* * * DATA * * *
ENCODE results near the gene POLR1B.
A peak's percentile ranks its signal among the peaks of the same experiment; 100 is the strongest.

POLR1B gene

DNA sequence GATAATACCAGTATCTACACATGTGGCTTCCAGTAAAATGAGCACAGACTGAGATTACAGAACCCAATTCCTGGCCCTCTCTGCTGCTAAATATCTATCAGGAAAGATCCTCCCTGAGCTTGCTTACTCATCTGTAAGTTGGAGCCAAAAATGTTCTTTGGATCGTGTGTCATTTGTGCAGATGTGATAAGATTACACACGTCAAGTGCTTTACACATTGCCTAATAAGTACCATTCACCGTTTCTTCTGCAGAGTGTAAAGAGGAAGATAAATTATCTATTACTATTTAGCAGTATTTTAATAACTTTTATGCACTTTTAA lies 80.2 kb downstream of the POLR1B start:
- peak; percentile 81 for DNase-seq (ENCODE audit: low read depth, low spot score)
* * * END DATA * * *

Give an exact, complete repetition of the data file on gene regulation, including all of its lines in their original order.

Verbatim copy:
ENCODE results near the gene POLR1B.
A peak's percentile ranks its signal among the peaks of the same experiment; 100 is the strongest.

POLR1B gene

DNA sequence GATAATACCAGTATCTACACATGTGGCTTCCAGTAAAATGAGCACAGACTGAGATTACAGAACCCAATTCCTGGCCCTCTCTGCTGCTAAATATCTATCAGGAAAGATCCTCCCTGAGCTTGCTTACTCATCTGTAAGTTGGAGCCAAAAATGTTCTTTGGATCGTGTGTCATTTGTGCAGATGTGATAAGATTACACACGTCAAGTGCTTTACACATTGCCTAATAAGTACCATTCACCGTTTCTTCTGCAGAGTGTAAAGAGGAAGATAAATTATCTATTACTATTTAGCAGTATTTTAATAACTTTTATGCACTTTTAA lies 80.2 kb downstream of the POLR1B start:
- peak; percentile 81 for DNase-seq (ENCODE audit: low read depth, low spot score)